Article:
Listen to this post
It provides a glimpse into spending trends, which is especially useful information as we simultaneously face high inflation, rate hikes, a slowing housing market, and fears of a recession.
From Walmart’s just-released Q3 earnings report, one of those spending trends that caught our attention is in food.
CFO John David Rainey said in a Nov. 15 CNBC report that people are buying less-expensive proteins (beans, hot dogs, and peanut butter) over pricier meats. He also mentioned in a call with investors that people are buying more products from Walmart’s own brands.
Looking back further, CEO Doug McMillan said in 2020 that the company’s sales of private-label goods are growing faster than its overall sales, with Walmart’s Great Value brand generating $27 billion in annual sales.
The Great Value brand includes everything from paper towels and plastic cups to canned goods, coffee, and microwave popcorn.
With a bag of chicken nuggets under $7 (the same size bag from Tyson costs $7.98), eight hamburger buns for $1, and sweet corn for 50 cents a can, the deals and savings offered by the Great Value brand are exactly what people are looking for as they work to make each dollar stretch as far as it can go.
These are also the type of products that people aren’t going to be picky about switching over from brand names for if the price is right and the quality is decent.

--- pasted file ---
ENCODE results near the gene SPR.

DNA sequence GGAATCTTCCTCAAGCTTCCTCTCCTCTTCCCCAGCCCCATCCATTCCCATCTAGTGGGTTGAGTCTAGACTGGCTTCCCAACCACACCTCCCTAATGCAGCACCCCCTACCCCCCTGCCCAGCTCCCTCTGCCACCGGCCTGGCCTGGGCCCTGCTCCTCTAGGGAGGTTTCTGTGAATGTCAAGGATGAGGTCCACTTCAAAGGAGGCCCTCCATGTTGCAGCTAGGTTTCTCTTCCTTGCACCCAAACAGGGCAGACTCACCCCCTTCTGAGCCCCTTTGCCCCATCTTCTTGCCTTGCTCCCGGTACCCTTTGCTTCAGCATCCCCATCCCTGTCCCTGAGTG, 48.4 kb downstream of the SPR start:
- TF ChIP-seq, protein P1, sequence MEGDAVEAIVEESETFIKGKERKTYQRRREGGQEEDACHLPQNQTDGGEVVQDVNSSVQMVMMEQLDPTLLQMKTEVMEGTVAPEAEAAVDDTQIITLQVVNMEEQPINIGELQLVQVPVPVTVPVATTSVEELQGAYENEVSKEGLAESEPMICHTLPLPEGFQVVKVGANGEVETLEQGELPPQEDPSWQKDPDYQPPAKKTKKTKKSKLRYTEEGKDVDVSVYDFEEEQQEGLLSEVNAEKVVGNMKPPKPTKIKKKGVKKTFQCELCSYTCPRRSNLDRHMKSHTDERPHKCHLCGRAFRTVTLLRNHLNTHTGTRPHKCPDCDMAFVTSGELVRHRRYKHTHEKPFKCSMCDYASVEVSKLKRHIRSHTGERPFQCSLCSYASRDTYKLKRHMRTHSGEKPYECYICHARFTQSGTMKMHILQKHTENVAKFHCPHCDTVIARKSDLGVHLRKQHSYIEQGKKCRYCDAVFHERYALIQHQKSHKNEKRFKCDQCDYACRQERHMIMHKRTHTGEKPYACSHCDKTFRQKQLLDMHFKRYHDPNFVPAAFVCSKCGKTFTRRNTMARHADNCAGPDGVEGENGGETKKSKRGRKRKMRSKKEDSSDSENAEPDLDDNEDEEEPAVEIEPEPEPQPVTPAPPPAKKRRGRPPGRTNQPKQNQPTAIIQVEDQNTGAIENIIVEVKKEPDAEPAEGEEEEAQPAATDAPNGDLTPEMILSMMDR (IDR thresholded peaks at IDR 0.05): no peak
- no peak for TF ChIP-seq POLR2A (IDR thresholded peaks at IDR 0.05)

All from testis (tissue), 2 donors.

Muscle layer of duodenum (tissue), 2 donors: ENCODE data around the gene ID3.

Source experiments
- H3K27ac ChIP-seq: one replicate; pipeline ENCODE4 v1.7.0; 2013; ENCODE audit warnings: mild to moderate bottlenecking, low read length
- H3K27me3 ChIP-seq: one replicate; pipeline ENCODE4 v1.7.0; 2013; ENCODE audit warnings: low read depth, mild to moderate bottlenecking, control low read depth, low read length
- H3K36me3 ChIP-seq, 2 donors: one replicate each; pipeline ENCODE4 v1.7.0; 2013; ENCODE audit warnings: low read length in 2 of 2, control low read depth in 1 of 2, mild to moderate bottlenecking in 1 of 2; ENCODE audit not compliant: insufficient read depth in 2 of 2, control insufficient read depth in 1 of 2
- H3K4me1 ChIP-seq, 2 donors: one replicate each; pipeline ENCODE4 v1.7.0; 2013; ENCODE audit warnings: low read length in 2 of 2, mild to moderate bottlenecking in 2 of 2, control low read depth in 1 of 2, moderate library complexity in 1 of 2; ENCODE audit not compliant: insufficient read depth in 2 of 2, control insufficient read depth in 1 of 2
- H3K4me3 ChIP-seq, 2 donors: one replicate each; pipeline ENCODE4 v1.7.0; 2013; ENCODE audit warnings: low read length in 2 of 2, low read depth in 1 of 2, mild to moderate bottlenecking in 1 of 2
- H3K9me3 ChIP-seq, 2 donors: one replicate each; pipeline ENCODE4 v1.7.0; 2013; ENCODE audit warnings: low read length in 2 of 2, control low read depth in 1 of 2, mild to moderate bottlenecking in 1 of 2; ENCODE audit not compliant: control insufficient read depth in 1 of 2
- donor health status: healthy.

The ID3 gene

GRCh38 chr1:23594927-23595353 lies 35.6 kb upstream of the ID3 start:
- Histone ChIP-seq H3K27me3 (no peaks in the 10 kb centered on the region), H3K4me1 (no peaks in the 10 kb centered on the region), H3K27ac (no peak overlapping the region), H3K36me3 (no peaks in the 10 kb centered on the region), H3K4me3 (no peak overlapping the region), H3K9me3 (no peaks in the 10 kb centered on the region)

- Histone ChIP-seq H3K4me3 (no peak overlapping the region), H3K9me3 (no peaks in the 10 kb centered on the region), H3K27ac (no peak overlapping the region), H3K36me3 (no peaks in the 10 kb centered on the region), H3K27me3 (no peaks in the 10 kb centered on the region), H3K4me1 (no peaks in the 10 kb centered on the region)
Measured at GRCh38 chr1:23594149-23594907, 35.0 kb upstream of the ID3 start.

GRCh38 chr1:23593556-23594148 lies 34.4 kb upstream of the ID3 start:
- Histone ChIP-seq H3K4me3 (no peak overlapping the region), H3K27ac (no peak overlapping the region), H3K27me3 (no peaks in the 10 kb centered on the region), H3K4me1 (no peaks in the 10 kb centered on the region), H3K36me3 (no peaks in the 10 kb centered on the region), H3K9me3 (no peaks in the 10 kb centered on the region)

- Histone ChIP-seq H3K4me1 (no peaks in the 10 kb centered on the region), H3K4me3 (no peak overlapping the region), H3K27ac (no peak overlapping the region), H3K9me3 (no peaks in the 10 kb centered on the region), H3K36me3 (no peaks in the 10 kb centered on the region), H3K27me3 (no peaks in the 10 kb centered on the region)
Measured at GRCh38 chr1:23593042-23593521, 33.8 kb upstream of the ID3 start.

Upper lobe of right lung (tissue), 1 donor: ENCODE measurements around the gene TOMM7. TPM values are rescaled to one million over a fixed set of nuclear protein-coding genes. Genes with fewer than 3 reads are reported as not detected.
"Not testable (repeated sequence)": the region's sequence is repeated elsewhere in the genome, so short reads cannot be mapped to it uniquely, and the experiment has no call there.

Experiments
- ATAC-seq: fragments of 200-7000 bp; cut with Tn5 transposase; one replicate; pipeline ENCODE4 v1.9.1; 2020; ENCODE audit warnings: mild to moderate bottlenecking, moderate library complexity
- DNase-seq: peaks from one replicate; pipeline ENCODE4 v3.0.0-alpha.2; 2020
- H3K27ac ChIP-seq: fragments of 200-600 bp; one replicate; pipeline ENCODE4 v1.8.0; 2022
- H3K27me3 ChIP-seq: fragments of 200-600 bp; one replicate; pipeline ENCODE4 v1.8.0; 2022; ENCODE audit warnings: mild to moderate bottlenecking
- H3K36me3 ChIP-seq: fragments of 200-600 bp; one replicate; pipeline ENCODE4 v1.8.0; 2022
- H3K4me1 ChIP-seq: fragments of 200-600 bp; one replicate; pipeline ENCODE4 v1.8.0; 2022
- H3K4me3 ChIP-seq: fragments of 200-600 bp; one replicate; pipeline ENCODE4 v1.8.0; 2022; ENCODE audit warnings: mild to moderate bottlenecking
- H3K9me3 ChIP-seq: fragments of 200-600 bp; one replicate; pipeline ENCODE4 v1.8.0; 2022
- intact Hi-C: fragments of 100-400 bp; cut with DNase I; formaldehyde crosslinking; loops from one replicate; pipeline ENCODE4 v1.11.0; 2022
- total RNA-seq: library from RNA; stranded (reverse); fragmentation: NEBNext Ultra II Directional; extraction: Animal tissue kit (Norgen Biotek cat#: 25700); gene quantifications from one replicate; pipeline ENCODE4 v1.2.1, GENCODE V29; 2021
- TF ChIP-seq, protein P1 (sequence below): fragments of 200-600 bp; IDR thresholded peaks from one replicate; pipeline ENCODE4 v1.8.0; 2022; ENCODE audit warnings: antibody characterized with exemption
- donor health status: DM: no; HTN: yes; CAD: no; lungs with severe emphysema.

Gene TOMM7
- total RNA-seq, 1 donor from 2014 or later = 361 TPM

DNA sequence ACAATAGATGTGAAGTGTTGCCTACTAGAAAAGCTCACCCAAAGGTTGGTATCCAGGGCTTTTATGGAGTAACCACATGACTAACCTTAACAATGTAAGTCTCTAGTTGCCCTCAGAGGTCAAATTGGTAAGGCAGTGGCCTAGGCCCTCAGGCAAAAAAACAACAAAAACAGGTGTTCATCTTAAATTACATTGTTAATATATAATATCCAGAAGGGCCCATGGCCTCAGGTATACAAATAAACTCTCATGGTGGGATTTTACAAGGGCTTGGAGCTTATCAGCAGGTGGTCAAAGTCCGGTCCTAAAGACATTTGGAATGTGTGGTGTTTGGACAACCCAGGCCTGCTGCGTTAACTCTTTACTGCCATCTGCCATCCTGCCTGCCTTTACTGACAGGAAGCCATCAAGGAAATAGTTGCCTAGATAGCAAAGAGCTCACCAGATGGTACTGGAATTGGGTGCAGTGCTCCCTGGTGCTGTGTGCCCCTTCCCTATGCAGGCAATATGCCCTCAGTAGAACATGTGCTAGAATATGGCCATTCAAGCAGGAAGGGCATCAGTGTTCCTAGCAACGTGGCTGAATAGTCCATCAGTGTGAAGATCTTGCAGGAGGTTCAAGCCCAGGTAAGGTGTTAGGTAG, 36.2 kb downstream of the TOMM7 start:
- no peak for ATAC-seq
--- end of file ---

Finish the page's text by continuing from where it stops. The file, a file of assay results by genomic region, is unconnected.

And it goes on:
After all, if most people can’t tell the difference between Walmart’s brand of 50-cent sweet corn and a can of sweet corn from Del Monte that costs $1.49, it makes sense to go the cheaper route.
The growing appeal of private labels is backed up by numbers… and not just the ones on Walmart’s quarterly earnings report.
In 2021, private brand sales set a record of $199 billion.
In June 2022, a Food Industry Association survey found that 41% of shoppers are buying more private brands than they were before the pandemic.
That offers us an investing clue.
One way to invest in the growing popularity of private brands would be Walmart, but everyone has heard of Walmart.
TradeSmith can go a step further and find companies that most people have never heard of, run them through our Health Indicator, and share an investable opportunity that is hidden to most people.
That way, you have a chance to know about an under-the-radar company early and, if you so choose, act before the crowd finds out about it.
One of those companies is TreeHouse Foods Inc. (THS).
TreeHouse Quick FactsCEO: Steven Oakland – previously served as the Vice Chair and President of U.S. Food and Beverage at J.M. Smucker Co. (SJM)
Market Cap: $2.6 billion
YTD Return: 10.50%
The business is straightforward: TreeHouse Foods provides everything from pretzels to cookies to in-store bakery items for grocery stores and food service companies.
As was shared earlier with the price differences between cans of corn, the price savings for private brands over national brands starts to add up.
And from a slide in TreeHouse’s most recent investor presentation, it’s easy to see just how significant those overall savings can be in an environment where people are trying to stretch each dollar as far as it can go.
As of this writing, the THS stock price is up 10.50%, while the S&P 500 is down 17.28%.
That shows the kind of resilience this company has had over the last year, and with inflation still high and the long-term trend of more folks buying private brands, there’s a lot for forward-thinking investors to like about this company.
THS is in our Green Zone, is considered to have medium risk with a Volatility Quotient (VQ) of 27.97%, and is owned by Ray Dalio, according to our Billionaires Club.